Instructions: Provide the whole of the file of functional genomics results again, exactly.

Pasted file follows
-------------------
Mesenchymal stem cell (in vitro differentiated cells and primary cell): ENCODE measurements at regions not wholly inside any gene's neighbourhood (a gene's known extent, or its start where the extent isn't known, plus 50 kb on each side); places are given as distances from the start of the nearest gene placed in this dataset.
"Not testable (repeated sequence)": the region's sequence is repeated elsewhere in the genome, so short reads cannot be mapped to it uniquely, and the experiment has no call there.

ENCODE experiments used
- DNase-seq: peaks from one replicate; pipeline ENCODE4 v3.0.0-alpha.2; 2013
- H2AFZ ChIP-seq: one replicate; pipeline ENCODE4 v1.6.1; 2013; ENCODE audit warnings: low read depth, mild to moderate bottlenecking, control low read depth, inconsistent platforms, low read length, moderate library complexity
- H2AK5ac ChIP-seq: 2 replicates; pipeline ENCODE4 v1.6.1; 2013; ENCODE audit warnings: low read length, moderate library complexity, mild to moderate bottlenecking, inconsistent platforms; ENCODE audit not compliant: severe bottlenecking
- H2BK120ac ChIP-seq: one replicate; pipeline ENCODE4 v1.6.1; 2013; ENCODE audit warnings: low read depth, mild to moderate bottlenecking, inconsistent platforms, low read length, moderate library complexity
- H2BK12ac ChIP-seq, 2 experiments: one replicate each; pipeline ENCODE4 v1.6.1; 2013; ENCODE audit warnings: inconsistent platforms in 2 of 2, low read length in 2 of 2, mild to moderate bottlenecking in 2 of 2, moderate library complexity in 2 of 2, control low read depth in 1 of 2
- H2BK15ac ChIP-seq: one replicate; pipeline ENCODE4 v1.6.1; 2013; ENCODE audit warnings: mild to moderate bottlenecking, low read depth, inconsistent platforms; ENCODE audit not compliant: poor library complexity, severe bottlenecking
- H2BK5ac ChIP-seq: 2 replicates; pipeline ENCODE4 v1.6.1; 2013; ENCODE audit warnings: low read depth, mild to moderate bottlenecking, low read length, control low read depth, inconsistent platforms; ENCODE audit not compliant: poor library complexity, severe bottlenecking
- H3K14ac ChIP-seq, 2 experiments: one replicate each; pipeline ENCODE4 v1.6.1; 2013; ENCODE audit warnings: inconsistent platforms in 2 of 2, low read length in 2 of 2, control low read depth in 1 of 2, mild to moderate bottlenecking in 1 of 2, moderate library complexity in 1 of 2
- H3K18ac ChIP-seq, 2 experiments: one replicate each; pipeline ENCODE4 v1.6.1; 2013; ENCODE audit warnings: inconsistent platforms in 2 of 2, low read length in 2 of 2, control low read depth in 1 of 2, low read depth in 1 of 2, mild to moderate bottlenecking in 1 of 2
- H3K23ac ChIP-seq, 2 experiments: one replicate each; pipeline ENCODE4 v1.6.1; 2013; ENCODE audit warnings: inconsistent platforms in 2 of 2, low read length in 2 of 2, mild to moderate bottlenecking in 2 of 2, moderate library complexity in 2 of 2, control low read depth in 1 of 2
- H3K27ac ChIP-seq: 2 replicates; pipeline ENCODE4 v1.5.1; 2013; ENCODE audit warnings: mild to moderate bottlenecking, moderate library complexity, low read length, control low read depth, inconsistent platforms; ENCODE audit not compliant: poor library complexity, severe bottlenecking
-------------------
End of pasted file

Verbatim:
Mesenchymal stem cell (in vitro differentiated cells and primary cell): ENCODE measurements at regions not wholly inside any gene's neighbourhood (a gene's known extent, or its start where the extent isn't known, plus 50 kb on each side); places are given as distances from the start of the nearest gene placed in this dataset.
"Not testable (repeated sequence)": the region's sequence is repeated elsewhere in the genome, so short reads cannot be mapped to it uniquely, and the experiment has no call there.

ENCODE experiments used
- DNase-seq: peaks from one replicate; pipeline ENCODE4 v3.0.0-alpha.2; 2013
- H2AFZ ChIP-seq: one replicate; pipeline ENCODE4 v1.6.1; 2013; ENCODE audit warnings: low read depth, mild to moderate bottlenecking, control low read depth, inconsistent platforms, low read length, moderate library complexity
- H2AK5ac ChIP-seq: 2 replicates; pipeline ENCODE4 v1.6.1; 2013; ENCODE audit warnings: low read length, moderate library complexity, mild to moderate bottlenecking, inconsistent platforms; ENCODE audit not compliant: severe bottlenecking
- H2BK120ac ChIP-seq: one replicate; pipeline ENCODE4 v1.6.1; 2013; ENCODE audit warnings: low read depth, mild to moderate bottlenecking, inconsistent platforms, low read length, moderate library complexity
- H2BK12ac ChIP-seq, 2 experiments: one replicate each; pipeline ENCODE4 v1.6.1; 2013; ENCODE audit warnings: inconsistent platforms in 2 of 2, low read length in 2 of 2, mild to moderate bottlenecking in 2 of 2, moderate library complexity in 2 of 2, control low read depth in 1 of 2
- H2BK15ac ChIP-seq: one replicate; pipeline ENCODE4 v1.6.1; 2013; ENCODE audit warnings: mild to moderate bottlenecking, low read depth, inconsistent platforms; ENCODE audit not compliant: poor library complexity, severe bottlenecking
- H2BK5ac ChIP-seq: 2 replicates; pipeline ENCODE4 v1.6.1; 2013; ENCODE audit warnings: low read depth, mild to moderate bottlenecking, low read length, control low read depth, inconsistent platforms; ENCODE audit not compliant: poor library complexity, severe bottlenecking
- H3K14ac ChIP-seq, 2 experiments: one replicate each; pipeline ENCODE4 v1.6.1; 2013; ENCODE audit warnings: inconsistent platforms in 2 of 2, low read length in 2 of 2, control low read depth in 1 of 2, mild to moderate bottlenecking in 1 of 2, moderate library complexity in 1 of 2
- H3K18ac ChIP-seq, 2 experiments: one replicate each; pipeline ENCODE4 v1.6.1; 2013; ENCODE audit warnings: inconsistent platforms in 2 of 2, low read length in 2 of 2, control low read depth in 1 of 2, low read depth in 1 of 2, mild to moderate bottlenecking in 1 of 2
- H3K23ac ChIP-seq, 2 experiments: one replicate each; pipeline ENCODE4 v1.6.1; 2013; ENCODE audit warnings: inconsistent platforms in 2 of 2, low read length in 2 of 2, mild to moderate bottlenecking in 2 of 2, moderate library complexity in 2 of 2, control low read depth in 1 of 2
- H3K27ac ChIP-seq: 2 replicates; pipeline ENCODE4 v1.5.1; 2013; ENCODE audit warnings: mild to moderate bottlenecking, moderate library complexity, low read length, control low read depth, inconsistent platforms; ENCODE audit not compliant: poor library complexity, severe bottlenecking